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Three Four

The September that won’t stop snowing! It’s becoming a bit ridiculous how good conditions are, all the big rockies ice lines you usually can’t touch until April are coming into shape, in early September. Ludicrous. To that end, Luke and I decided we wanted to go for a ski. We decided on the 3/4 couloir*, since the day looked to be a poor choice to go on a big glacier from visibility and access was currently so easy with the Moraine Lake road still open.

*It is more accurately known as the 3/3.5 couloir, as it is between peak 3 (Bowlen, 10,078′) and peak 4 (Tonsa, 10,016) of the over 10,000 foot peaks encircling Moraine Lake. However, there is another couloir, but on a west aspect dropping down from between peak 3 and 4. Therefore, the unnamed lump “peak 3.5” was born to correctly identify the two different couloirs. However, 3/4 is its more common and less complex name, hence its proliferation.

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The 3/4 couloir is pretty feared around these parts, for good reason. It is the most obvious way to get to the Neil Colgan Hut, the starting point to climb many of the Ten Peaks. However, it has many vertical walls of poor quality rock, which tends to shift with each freeze-thaw cycle, coming down during the melt and then hurtling down the steep, hard ice and into the unsuspecting climber. The ACC has long since discarded the 3/4 as a suggested route to the hut, after the Perren Route and Scheisser Ledges were established, involving moderate rock climbing a safe distance from the dangerous gullies. However, in winter and spring, the 3/4 is an objective in itself for keen skiers. With the cushion of the right quality of snow, the rockfall danger is greatly reduced, the snow stopping the rockfall in a cloud of beautiful pow. With all the recent snowfall, we knew that things falling on our head were a much smaller danger than usual, the snow itself was now much more of a concern.

We met at Luke’s place in Lake Louise at a quite reasonable hour of 7, a schedule over 5 hours later than my first crack at 3/4 two years back in May. Snow quality makes all the difference in this thing. We drove up to Moraine Lake, a luxury I didn’t have before due to the road still being closed for winter. It wasn’t long until we were putting on our crampons where the couloir first closes in. The scree below was still not near snow-covered, but the ice above looked to be holding substantial accumulation. We booted, and booted, and booted. The most interesting thing about climbing this couloir has to be how massively foreshortened it is. It always feels like you’re almost at the top. The snow at the bottom was mostly sluff, which helped to extend the overall skiable length of the couloir by bringing some of the fat pow up top to the low elevation of the bottom. Nothing wrong with sharing. Midway and up, it was knee deep booting, and for the top quarter, it was fully up to mid-thigh. I brought the Billygoat plates, mostly as a joke but there was some secret hope there too. Well, they came in pretty handy.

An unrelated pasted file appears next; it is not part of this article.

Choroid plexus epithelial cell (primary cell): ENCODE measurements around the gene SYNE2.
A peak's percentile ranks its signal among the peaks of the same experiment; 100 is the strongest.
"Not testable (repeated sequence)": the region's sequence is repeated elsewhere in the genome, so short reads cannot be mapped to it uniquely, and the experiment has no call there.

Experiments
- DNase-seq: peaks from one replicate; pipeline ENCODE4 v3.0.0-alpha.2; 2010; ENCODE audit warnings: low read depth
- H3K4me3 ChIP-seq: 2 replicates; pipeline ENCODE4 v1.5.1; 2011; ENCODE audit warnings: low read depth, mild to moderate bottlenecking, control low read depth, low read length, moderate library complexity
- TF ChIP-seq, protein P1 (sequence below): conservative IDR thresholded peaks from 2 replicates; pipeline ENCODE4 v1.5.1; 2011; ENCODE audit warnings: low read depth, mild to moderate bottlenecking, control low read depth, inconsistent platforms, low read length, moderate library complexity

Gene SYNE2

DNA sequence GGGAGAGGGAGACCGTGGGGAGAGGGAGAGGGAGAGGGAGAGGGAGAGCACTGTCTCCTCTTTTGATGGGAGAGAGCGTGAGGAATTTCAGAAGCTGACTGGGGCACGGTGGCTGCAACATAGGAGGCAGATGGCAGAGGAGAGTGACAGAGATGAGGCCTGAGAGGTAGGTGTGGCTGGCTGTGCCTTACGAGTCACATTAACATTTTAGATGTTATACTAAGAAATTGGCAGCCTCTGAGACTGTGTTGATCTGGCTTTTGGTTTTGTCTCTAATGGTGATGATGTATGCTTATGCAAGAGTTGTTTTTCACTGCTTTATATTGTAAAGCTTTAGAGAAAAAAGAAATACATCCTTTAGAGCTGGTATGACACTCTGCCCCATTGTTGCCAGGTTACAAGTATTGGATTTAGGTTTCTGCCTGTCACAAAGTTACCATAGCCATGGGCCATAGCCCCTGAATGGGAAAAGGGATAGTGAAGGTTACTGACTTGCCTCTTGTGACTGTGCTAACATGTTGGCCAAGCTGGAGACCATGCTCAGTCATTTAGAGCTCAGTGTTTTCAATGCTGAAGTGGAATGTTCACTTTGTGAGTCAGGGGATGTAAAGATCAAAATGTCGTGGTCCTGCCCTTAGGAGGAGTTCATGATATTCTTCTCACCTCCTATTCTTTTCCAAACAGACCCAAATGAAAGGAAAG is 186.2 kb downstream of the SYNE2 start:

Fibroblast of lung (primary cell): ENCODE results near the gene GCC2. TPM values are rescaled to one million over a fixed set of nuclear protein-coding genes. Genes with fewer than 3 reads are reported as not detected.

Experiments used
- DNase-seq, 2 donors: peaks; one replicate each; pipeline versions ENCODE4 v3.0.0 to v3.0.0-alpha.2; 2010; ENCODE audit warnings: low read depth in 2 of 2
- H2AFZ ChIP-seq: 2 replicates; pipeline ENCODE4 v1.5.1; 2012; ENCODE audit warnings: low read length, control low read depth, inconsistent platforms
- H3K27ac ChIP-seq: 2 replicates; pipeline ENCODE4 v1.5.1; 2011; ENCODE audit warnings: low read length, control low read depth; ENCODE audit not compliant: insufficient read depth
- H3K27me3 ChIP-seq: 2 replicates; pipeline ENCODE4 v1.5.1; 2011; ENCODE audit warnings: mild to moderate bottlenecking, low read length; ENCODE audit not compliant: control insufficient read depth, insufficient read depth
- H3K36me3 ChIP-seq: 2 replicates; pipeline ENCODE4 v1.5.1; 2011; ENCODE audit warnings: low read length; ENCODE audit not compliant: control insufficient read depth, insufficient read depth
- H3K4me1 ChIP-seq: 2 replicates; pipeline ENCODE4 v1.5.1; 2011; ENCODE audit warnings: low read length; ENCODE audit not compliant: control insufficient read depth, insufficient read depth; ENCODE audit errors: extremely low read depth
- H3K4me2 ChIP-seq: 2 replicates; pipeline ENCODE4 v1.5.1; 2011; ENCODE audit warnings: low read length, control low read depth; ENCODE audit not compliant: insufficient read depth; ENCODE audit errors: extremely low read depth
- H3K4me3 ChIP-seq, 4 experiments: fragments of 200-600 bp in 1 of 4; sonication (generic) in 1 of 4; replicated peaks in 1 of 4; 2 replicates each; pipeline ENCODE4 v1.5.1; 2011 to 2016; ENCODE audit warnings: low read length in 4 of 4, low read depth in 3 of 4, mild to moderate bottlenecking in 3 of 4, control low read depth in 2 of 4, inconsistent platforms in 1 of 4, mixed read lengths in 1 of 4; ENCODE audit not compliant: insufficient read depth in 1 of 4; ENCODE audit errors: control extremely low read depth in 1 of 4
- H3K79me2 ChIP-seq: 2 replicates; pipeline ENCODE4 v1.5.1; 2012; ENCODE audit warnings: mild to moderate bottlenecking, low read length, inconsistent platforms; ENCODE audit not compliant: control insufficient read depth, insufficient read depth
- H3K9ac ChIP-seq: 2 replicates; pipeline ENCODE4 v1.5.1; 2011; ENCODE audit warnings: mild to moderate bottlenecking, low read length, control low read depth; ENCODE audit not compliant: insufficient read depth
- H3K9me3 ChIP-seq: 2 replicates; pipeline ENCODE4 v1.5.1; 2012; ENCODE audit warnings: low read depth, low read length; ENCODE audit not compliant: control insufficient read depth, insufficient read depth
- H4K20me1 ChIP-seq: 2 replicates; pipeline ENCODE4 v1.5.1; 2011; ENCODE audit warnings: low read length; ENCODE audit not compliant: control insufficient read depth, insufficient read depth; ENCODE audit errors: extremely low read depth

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Once at the top, I thought it would be a good idea to go check out Mt Fay. I doubted it would be skiable, but it’s always worth a look. The day was overcast, with light flurries and cloud immersion on and off, so the couloir wouldn’t get out of shape. We went up to the hut to hang out for a bit and recharge. Luke decided he wasn’t in good enough shape to make the not-insubstantial distance to a good view of Fay’s north face, so we went back down the headwall and across the glacier to the top of our line. Just when I thought I’d be able to sink my new ice tools into something…

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Fay NF from the nw side of Bowlen-Little headwall

There is no doubt in my mind now that it would’ve been a mistake to go toward Fay. Despite the cloud and snow and literally no sun, the day had warmed just enough for the snow to start getting frisky. It was such a small change, but affected the fresh snow quickly. If we turned around at the top of the line and went right back down instead of the two hour mosey toward the hut, it would’ve made all the difference in the snow’s ability to stay put. However, the issue was one of sluffing, we knew the snow wasn’t consolidated enough to move in an unpredictable way other than one thin windslab near the top. The runnels and minor complexities of the couloir’s bottom in this early season state helped as well, by flushing the sluff down specific lanes and leaving others safe. So I had some fun with it.

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For one panel, I misjudged a few things. I made my turns on the soon to be moving snow, and on the last turn before the exit, shoulder checked for the sluff a bit too long and ended up too high to nicely cross the one decent runnel crossing. To remedy, I pointed downhill more than planned, building speed to exit the panel before the sluff caught up. I didn’t expect the surface on the far side, which had sluffed before we got there to be quite so uneven and hard, and while trying not to traverse too hard so as to flip over downhill, ended up using up more horizontal distance than intended, stopping just short of the far couloir wall where the snow got better. The rest of the run was a series of quick turns, and then moving to the side before the sluff caught up, great fun. At the bottom, all the sluff we had pushed down helped to cover up all the rock even better than before, giving poor quality skiing but much nicer on the skis, and much better than downclimbing. Then walk back down on super moist and soft scree before it flattened out. After all that radness, a couple of days in a hut to chill out and burn stuff.

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